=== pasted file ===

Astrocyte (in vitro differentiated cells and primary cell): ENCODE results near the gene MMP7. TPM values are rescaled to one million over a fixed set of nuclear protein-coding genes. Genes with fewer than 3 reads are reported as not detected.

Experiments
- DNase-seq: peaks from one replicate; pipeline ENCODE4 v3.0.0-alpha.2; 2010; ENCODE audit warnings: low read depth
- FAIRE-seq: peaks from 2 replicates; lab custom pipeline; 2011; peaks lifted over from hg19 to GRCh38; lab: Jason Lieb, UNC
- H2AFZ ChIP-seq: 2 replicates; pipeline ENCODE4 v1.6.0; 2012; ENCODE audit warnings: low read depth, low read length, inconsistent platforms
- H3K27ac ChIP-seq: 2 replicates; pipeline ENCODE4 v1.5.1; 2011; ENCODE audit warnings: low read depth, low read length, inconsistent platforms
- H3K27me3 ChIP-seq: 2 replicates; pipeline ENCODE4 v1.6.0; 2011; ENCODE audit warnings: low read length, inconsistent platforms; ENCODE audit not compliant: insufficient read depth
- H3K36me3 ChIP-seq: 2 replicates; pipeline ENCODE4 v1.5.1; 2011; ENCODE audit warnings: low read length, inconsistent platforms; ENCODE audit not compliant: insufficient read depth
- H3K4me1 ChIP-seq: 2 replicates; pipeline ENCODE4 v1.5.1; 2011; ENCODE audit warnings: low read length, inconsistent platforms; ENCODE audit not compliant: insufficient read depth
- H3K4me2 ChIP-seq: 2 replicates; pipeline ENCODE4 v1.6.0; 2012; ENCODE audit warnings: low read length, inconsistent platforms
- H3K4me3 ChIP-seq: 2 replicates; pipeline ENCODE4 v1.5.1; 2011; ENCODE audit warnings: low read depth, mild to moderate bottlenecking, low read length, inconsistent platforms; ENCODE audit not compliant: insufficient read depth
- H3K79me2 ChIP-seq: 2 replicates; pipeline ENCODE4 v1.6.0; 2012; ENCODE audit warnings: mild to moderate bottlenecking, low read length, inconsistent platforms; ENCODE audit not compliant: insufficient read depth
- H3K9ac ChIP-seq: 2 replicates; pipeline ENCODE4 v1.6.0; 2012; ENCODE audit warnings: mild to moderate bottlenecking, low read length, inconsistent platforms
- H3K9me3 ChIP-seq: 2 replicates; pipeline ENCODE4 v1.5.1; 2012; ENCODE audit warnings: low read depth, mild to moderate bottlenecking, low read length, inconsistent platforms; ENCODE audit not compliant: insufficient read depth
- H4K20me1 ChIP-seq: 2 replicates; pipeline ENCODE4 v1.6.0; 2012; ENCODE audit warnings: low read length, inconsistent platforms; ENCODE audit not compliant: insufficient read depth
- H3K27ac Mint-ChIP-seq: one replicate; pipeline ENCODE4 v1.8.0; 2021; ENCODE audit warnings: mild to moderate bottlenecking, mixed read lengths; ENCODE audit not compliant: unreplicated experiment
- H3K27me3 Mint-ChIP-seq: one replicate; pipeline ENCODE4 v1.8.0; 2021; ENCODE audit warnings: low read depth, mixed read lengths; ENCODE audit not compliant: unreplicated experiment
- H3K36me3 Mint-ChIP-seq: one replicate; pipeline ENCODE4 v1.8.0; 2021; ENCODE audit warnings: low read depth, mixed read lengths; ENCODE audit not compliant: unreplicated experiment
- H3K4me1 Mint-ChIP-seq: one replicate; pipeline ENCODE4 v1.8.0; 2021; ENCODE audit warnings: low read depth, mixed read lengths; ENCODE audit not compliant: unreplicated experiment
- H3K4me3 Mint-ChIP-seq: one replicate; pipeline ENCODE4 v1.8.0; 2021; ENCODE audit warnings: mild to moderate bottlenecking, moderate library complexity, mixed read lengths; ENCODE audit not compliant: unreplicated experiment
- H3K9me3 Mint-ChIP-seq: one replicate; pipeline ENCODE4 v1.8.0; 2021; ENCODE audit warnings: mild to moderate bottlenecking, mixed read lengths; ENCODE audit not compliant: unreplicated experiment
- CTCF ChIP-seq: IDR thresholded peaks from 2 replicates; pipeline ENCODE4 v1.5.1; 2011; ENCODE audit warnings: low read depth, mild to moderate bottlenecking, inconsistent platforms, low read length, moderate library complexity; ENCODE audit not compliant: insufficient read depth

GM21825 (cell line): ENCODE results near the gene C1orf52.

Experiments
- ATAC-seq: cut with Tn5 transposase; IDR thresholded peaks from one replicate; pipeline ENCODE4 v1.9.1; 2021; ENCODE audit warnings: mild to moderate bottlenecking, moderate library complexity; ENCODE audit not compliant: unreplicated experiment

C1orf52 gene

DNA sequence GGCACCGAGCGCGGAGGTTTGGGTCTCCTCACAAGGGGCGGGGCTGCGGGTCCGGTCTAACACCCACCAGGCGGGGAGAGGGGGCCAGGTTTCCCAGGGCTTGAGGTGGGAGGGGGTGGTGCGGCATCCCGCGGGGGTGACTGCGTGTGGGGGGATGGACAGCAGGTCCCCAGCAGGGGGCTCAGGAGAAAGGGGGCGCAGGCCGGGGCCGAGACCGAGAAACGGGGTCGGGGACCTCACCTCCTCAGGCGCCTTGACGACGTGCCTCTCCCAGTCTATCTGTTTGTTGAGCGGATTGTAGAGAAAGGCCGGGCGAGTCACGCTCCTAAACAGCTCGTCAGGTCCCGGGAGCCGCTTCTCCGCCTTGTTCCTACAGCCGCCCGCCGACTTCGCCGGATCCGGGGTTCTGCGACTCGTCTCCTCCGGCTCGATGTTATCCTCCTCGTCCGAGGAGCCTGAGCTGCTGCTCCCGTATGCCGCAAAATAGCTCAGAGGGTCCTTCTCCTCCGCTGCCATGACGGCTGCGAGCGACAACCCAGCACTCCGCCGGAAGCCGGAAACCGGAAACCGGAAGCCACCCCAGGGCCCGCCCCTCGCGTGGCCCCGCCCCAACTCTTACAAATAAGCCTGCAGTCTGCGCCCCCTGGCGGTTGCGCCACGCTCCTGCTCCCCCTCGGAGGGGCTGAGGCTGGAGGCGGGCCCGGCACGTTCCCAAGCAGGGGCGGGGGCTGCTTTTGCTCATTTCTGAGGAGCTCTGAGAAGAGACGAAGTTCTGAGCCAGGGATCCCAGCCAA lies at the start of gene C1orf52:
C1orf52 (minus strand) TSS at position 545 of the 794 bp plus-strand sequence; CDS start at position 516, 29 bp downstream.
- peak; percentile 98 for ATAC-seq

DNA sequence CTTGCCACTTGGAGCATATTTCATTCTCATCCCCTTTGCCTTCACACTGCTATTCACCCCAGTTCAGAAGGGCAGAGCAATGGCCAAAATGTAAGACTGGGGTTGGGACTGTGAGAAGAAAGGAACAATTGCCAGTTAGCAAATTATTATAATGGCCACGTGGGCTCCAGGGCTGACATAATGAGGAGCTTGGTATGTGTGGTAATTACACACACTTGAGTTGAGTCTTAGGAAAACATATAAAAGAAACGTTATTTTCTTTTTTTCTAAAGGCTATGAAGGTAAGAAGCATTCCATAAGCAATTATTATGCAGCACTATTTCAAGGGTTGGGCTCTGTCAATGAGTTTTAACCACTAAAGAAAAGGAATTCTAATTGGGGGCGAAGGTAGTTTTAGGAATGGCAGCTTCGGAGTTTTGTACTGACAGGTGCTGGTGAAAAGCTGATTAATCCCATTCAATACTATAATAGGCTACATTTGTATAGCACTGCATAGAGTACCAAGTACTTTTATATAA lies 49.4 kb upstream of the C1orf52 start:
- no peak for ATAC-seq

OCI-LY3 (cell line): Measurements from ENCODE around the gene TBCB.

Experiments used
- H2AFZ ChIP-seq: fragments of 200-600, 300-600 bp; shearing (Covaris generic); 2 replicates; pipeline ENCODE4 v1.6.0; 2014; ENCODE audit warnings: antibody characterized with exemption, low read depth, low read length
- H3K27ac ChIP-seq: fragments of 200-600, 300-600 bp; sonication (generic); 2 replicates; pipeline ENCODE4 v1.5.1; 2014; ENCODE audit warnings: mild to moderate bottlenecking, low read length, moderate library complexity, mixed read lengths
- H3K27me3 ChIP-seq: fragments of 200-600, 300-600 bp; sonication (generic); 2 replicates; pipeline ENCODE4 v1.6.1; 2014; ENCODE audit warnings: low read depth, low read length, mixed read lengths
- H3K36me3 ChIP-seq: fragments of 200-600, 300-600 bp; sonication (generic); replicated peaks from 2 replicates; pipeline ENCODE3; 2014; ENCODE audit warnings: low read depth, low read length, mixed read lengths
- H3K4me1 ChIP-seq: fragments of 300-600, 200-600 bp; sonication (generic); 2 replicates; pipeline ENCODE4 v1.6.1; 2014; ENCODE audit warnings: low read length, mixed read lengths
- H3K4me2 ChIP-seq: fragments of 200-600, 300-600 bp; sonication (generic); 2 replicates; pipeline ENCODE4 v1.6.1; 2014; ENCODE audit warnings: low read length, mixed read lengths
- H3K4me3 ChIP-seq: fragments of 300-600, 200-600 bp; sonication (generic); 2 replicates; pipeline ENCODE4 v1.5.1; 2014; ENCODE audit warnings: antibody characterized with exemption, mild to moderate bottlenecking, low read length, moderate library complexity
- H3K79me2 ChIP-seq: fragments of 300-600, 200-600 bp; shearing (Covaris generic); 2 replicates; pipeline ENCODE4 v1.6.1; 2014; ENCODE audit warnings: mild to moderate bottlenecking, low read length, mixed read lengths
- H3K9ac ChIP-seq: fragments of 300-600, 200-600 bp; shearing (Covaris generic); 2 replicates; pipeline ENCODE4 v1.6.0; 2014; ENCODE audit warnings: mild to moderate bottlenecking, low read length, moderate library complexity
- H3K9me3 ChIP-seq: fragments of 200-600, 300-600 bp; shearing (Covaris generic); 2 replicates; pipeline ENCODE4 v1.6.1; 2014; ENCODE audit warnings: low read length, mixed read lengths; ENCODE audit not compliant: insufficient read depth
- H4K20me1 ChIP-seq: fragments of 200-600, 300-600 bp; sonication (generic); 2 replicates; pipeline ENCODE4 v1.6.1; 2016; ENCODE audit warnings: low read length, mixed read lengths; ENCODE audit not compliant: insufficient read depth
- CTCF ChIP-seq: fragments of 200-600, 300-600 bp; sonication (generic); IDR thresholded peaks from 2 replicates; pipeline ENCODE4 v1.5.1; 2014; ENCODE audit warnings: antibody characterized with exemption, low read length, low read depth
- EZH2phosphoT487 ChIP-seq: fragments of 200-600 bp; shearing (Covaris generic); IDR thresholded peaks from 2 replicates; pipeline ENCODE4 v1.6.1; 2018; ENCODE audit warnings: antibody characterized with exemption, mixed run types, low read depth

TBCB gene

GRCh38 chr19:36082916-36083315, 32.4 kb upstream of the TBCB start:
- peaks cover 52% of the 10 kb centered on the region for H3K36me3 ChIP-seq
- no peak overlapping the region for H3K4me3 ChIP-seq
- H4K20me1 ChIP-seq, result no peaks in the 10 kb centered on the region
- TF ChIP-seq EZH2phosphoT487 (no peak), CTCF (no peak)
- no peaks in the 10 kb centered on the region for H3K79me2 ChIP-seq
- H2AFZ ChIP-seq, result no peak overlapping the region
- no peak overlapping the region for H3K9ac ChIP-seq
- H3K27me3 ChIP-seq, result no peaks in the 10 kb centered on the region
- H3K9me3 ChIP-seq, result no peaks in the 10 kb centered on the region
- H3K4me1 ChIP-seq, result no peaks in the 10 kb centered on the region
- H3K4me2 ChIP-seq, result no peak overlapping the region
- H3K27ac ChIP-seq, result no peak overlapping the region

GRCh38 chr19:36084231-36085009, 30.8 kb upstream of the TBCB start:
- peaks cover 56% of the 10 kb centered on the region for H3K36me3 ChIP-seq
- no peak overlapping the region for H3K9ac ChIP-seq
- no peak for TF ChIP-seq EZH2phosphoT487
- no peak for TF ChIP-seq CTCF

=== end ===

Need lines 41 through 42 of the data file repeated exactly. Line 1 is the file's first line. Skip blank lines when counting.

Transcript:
- H3K79me2 ChIP-seq: fragments of 300-600, 200-600 bp; shearing (Covaris generic); 2 replicates; pipeline ENCODE4 v1.6.1; 2014; ENCODE audit warnings: mild to moderate bottlenecking, low read length, mixed read lengths
- H3K9ac ChIP-seq: fragments of 300-600, 200-600 bp; shearing (Covaris generic); 2 replicates; pipeline ENCODE4 v1.6.0; 2014; ENCODE audit warnings: mild to moderate bottlenecking, low read length, moderate library complexity